FDA Puts the Kibosh on Canakinumab for Cardiac Indication—at Least for Now

What’s next for canakinumab? Novartis says they’re still mulling a complete response letter they received in response to their bid for a new CVD indication.

FDA Puts the Kibosh on Canakinumab for Cardiac Indication—at Least for Now

The US Food and Drug Administration (FDA) has thrown a wrench into Novartis’s plans for the treatment of inflammation to prevent cardiovascular disease. Earlier this month, the company announced they’d received a complete response letter from the agency rejecting their proposed cardiovascular indication for canakinumab, a fully human monoclonal antibody that does not affect LDL levels but instead targets part of the inflammatory pathway.

The company’s application stems from CANTOS, a 4-year, 10,061-patient, cardiovascular outcomes study, conducted in individuals with a previous MI and elevated levels of high-sensitivity CRP (hsCRP). Subsequent CANTOS analyses showed that patients who demonstrated a marked response to canakinumab—achieving a CRP concentration of less than 2.0 mg/L on initial dosing—had a 25% reduction in the risk of nonfatal MI, nonfatal stroke, or cardiovascular death when compared with individuals treated with placebo. According to a Novartis, the FDA’s letter made it clear that the agency does not believe the current data support the labeling the company was seeking, namely, as a targeted therapy for those patients with cardiovascular disease who achieved a reduction of hsCRP below the 2 mg/L mark in response to their initial dose.

The company is “currently evaluating the feedback provided and plans further discussions with the FDA,” according to the Novartis spokesperson. The FDA rejection of canakinumab was first announced by chief executive officer Vas Narasimham during a call with analysts and investors on October 18, 2018. 

Canakinumab is currently approved as an orphan drug for several conditions (periodic fever syndromes and active systematic juvenile idiopathic arthritis) but at a cost of approximately $200,000 per year is unlikely to be used off-label in patients with cardiovascular disease.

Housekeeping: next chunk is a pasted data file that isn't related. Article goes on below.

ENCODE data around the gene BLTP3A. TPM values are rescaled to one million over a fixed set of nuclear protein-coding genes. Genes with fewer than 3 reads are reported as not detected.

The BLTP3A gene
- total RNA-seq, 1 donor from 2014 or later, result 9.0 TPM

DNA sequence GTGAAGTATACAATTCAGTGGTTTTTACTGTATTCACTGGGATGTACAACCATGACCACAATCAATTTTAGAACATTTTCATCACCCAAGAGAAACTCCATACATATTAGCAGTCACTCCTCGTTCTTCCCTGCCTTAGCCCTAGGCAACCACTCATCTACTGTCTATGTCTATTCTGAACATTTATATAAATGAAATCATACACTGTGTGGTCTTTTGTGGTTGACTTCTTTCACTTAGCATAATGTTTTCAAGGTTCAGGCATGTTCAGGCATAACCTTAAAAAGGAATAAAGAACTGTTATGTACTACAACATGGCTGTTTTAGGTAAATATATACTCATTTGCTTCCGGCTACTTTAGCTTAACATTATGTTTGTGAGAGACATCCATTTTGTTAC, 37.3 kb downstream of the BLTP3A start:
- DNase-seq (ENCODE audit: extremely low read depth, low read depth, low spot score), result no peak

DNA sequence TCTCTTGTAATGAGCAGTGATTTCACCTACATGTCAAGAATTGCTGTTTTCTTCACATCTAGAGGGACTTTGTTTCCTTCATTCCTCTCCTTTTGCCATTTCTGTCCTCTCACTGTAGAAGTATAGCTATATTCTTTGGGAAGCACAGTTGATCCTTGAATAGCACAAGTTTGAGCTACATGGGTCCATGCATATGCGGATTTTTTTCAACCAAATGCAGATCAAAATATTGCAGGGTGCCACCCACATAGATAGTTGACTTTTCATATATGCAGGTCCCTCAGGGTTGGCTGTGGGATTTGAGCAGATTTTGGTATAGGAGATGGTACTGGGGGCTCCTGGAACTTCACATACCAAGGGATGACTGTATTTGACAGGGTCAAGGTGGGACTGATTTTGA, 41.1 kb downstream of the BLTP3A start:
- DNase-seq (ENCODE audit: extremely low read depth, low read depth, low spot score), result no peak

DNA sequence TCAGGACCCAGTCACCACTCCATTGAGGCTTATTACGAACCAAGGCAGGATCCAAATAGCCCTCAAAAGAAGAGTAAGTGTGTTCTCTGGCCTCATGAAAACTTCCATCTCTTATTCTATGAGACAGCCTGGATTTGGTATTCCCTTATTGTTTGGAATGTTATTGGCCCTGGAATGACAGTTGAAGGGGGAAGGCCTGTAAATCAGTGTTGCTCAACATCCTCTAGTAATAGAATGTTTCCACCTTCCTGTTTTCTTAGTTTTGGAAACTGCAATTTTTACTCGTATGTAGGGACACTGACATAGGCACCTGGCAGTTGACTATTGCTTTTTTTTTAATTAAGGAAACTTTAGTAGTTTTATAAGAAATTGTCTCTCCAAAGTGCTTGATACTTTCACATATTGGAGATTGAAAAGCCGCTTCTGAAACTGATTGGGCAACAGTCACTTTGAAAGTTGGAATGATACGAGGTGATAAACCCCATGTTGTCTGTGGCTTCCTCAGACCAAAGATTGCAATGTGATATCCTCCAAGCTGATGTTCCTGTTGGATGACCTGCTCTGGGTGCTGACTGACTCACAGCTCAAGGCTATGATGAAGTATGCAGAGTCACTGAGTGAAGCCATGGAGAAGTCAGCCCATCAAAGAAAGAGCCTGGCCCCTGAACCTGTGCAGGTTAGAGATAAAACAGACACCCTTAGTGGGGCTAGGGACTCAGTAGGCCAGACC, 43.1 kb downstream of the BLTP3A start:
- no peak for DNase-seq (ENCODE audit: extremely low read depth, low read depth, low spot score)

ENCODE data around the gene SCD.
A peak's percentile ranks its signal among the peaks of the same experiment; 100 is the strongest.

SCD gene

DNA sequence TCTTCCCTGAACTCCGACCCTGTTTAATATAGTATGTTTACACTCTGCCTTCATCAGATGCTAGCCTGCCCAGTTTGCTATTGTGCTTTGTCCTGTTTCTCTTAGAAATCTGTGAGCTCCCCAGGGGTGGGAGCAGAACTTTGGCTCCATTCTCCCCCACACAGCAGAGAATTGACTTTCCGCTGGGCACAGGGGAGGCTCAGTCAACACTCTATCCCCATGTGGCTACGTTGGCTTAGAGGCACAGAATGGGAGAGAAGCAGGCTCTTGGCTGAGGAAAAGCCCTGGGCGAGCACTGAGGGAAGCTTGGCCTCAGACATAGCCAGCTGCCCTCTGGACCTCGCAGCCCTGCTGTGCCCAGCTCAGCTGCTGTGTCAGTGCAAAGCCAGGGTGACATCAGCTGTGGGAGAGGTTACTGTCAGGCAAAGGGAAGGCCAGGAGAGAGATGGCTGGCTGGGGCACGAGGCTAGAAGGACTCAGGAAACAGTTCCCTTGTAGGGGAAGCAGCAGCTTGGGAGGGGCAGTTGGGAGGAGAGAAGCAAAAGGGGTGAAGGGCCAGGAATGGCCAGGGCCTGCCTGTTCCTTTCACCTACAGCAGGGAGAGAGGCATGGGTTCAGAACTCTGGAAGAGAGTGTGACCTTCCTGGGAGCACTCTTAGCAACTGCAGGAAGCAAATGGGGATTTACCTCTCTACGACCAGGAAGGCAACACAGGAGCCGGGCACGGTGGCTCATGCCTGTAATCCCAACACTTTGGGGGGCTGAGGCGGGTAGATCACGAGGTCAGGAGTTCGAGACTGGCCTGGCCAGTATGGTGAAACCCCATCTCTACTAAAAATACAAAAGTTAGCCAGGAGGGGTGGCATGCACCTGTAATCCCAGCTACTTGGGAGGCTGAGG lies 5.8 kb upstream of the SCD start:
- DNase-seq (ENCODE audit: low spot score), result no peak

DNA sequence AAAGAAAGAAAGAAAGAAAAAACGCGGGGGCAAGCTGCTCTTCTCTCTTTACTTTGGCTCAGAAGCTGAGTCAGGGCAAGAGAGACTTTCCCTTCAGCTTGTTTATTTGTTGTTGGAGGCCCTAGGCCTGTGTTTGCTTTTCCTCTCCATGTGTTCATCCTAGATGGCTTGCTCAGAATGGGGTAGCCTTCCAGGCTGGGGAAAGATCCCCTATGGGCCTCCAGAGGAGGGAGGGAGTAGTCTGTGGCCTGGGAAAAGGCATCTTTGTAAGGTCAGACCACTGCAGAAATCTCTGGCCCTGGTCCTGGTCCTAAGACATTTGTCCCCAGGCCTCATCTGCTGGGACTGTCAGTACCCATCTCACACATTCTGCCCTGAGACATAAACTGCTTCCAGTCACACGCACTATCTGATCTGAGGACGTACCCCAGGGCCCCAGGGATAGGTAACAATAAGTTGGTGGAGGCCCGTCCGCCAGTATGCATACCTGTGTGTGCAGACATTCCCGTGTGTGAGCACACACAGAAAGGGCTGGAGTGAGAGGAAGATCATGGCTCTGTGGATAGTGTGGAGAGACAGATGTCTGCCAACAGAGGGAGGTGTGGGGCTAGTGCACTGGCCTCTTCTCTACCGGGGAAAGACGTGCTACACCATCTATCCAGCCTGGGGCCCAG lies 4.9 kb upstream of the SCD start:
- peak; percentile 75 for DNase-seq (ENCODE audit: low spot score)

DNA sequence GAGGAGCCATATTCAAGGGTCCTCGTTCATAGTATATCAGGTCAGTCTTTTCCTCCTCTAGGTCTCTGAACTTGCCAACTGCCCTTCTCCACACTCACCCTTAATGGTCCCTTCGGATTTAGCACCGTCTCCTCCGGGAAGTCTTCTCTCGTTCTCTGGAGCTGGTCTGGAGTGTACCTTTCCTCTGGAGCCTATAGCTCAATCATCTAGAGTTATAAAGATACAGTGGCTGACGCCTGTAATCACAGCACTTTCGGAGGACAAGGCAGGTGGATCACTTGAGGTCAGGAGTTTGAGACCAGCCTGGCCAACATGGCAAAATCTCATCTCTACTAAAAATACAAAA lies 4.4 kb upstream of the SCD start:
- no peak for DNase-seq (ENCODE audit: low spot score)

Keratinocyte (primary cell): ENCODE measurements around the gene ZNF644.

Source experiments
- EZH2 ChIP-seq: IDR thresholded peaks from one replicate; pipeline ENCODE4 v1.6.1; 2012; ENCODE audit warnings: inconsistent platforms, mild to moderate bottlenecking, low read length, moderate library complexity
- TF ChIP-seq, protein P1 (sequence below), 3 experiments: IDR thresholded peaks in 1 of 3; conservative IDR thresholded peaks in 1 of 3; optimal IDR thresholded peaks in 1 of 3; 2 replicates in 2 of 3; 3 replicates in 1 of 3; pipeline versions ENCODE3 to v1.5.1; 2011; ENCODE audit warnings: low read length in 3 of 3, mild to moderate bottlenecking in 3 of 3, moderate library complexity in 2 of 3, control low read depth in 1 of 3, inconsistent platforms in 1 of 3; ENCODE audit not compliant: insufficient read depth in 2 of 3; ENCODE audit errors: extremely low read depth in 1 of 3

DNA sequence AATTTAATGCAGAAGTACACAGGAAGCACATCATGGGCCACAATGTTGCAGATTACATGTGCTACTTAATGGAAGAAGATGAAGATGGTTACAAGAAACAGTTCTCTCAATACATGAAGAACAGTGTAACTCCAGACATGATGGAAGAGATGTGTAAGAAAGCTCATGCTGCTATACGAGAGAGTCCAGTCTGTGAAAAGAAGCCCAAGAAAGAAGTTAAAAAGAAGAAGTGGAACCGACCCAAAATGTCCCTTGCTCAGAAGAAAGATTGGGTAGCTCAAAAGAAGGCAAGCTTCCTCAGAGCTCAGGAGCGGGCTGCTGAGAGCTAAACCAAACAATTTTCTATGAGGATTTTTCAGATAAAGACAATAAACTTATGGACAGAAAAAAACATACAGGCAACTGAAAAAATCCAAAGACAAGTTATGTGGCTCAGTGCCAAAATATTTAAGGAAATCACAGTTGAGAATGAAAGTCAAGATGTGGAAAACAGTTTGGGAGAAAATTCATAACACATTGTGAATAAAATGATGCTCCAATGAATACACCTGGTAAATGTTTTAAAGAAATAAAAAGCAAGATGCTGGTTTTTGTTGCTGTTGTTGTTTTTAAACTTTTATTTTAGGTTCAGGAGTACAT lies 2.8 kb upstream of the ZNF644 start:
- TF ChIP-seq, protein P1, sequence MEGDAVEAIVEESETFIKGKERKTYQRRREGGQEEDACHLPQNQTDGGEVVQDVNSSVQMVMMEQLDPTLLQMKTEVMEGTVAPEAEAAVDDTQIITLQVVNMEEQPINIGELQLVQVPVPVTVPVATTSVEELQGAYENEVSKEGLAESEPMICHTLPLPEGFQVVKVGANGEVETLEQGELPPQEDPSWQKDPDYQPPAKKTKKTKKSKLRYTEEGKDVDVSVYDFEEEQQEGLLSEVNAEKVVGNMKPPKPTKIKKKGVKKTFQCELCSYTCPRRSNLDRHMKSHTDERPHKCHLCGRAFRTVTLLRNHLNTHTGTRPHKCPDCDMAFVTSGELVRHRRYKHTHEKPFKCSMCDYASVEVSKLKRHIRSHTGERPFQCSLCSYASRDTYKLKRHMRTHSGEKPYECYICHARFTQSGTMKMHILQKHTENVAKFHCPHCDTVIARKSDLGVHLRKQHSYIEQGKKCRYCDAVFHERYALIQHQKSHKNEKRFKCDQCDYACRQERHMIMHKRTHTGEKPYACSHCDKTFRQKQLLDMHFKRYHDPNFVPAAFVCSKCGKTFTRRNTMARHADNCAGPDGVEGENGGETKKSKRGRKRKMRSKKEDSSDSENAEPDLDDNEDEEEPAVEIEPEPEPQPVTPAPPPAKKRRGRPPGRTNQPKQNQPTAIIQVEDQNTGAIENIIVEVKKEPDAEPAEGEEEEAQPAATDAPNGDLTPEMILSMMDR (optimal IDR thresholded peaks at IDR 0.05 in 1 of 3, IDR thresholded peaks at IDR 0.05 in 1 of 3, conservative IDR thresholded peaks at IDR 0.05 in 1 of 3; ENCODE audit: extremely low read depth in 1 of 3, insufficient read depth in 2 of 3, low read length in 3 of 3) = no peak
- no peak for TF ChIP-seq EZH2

The CANTOS trial, which was published in the New England Journal of Medicine and reported by TCTMD when it was presented at the European Society of Cardiology 2018 Congress, was a positive study. Led by Paul Ridker, MD (Brigham and Women’s Hospital, Boston, MA), investigators showed that treatment with canakinumab on top of optimal statin therapy reduced the risk of nonfatal MI, nonfatal stroke, or cardiovascular death—the study’s primary endpoint—by 15% when compared with placebo.

After the trial was presented, Ridker told TCTMD he believed canakinumab paved the way for a new approach to treating at-risk patients. He stated that not all patients should receive the expensive monoclonal antibody, just patients with residual inflammatory risk documented by high CRP levels who responded to treatment. In CANTOS, the reduction in hsCRP levels varied, ranging from 5% to 30%, and there was a 31% reduction in all-cause and cardiovascular mortality among those with an on-treatment hsCRP target of less than 2 mg/dL. In contrast, there was no treatment benefit among those with hsCRP levels of 2 mg/dL or higher.

However, the complete response letter appears to throw cold water on the hope the drug could be used in those responsive to therapy, given that the FDA specifically states they don’t believe CANTOS is enough to garner a cardiovascular indication in patients who achieve hsCRP levels less than 2 mg/dL.

The inflammatory hypothesis will get another shot in the spotlight in 10 days or so. The Cardiovascular Inflammation Reduction Trial (CIRT) is scheduled for presentation at the American Heart Association Scientific Sessions in Chicago, IL, on November 10, 2018, in the main area. The National Heart, Lung, and Blood Institute (NHLBI)-sponsored study, which is also led by Ridker, is testing whether low-dose methotrexate can reduce the risk of MI, stroke, or cardiovascular death in stable coronary artery disease patients with diabetes or metabolic syndrome.

As for what’s next canakinumab, the future is uncertain. Novartis is exploring its use in other disease states, such as non-small cell lung cancer and diseases that involve the interleukin-1β pathway. While they mull over next steps, a Novartis spokesperson told TCTMD the work they’ve done on canakinumab remains a part of their “legacy” of making contributions to cardiovascular disease research treatment.

Michael O’Riordan is the Managing Editor for TCTMD. He completed his undergraduate degrees at Queen’s University in Kingston, ON, and…

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